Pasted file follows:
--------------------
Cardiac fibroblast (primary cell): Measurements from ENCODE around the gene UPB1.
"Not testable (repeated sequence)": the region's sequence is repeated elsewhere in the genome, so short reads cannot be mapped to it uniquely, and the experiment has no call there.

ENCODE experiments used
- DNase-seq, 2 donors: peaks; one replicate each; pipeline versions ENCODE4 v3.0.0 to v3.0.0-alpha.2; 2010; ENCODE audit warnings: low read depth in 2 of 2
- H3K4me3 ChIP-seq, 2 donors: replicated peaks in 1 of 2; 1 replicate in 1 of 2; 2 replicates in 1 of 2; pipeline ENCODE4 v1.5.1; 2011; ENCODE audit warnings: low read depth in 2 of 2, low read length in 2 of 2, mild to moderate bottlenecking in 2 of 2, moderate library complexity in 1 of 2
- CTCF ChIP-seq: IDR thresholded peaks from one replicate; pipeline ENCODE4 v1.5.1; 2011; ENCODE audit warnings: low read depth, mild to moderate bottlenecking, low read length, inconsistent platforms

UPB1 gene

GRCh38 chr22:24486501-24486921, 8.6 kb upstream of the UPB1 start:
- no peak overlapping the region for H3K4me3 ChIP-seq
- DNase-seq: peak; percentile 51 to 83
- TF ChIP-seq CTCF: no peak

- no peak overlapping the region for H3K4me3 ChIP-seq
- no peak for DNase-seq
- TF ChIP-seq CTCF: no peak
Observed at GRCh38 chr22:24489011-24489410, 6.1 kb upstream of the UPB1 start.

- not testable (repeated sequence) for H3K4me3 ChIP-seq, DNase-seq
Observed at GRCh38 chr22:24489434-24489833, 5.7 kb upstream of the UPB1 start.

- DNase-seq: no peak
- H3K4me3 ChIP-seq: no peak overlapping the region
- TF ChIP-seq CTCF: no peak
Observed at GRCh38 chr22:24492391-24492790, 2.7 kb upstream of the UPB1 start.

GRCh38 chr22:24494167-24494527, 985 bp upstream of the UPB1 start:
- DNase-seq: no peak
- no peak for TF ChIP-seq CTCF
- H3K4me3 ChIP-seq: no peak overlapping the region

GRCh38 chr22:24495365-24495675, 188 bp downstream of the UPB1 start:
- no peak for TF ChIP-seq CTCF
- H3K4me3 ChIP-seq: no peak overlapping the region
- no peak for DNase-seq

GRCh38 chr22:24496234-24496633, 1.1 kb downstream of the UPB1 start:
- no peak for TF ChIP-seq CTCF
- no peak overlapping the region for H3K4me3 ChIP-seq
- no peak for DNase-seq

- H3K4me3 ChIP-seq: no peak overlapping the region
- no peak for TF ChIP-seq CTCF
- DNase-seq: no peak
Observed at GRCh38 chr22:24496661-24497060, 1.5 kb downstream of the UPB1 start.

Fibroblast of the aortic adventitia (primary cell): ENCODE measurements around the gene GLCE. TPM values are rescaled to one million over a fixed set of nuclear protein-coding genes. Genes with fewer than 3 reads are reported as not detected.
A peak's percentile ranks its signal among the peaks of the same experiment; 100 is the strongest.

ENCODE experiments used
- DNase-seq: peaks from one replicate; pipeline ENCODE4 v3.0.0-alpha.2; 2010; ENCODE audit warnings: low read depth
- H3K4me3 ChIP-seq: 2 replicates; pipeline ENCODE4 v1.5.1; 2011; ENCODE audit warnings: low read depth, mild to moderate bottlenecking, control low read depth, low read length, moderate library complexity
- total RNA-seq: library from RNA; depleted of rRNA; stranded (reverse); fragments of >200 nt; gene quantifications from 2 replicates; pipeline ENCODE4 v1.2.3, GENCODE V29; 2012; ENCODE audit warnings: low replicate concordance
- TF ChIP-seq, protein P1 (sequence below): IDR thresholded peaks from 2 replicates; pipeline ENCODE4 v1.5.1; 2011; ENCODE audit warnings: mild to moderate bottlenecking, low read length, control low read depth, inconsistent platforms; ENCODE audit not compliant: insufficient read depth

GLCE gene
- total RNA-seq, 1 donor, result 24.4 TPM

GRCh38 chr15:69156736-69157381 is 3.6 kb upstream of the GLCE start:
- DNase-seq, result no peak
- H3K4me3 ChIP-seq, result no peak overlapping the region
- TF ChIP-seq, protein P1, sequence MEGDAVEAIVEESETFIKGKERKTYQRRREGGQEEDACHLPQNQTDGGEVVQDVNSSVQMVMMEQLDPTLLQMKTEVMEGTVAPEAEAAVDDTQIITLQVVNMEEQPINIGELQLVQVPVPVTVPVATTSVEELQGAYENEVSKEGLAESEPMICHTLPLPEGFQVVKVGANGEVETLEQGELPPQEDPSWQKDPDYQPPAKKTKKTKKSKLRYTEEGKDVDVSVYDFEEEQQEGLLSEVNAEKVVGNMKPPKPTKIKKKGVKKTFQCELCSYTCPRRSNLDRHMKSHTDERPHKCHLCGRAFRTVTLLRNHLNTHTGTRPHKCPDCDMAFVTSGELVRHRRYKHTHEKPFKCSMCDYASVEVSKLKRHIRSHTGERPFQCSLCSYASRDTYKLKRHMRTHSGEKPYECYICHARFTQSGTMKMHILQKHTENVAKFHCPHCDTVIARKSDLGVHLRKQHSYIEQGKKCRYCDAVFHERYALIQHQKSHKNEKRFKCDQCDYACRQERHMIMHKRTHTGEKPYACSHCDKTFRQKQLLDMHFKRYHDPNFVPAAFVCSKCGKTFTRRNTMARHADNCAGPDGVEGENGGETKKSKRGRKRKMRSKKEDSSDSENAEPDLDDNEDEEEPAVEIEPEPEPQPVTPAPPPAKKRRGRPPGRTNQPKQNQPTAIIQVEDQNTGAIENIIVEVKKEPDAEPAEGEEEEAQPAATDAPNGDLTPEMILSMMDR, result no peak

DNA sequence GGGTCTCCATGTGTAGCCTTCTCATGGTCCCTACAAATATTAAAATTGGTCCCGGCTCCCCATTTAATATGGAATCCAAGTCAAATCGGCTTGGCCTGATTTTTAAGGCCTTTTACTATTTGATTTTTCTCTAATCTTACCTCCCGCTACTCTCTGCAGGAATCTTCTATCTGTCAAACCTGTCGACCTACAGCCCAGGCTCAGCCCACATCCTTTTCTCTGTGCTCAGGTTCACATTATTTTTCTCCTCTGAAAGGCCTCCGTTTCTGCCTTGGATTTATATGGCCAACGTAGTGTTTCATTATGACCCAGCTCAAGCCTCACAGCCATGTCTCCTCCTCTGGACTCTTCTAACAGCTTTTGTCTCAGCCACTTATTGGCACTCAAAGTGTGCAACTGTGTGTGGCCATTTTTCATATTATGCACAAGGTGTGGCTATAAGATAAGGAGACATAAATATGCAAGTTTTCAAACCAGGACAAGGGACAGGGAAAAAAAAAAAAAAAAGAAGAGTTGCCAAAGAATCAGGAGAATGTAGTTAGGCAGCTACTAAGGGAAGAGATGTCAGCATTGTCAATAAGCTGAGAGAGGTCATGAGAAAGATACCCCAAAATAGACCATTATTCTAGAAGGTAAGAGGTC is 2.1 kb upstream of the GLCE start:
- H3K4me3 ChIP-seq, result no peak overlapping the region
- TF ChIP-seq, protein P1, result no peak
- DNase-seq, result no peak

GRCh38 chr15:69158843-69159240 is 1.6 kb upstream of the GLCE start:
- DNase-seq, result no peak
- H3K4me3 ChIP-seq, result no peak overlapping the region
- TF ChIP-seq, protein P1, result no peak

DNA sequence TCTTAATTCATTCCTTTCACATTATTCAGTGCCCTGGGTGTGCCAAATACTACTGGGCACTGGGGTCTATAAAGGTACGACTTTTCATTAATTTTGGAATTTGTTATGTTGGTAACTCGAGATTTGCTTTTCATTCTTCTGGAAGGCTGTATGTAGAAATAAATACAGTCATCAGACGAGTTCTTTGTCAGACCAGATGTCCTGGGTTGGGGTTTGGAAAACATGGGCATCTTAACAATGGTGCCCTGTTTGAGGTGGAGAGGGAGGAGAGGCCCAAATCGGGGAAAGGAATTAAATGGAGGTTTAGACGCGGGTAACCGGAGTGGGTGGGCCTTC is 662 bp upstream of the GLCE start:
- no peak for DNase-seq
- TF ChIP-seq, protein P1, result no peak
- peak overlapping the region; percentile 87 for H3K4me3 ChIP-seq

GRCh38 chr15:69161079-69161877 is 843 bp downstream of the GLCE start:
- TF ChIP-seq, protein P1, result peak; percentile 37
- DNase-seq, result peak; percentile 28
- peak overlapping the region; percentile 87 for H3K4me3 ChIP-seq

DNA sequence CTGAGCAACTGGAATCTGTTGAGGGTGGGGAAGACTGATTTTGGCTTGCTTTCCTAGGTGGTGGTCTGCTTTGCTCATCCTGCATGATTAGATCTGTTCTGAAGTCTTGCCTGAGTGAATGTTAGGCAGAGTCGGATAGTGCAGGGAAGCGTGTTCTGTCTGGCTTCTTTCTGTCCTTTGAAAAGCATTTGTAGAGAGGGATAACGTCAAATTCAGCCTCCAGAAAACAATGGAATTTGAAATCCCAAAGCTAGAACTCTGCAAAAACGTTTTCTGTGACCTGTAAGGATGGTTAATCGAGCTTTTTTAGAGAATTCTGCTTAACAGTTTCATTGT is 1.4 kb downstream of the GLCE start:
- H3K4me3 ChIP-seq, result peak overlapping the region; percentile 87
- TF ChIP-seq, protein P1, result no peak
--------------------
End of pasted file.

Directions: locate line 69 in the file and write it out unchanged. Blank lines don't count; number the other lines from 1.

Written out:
- TF ChIP-seq, protein P1, result no peak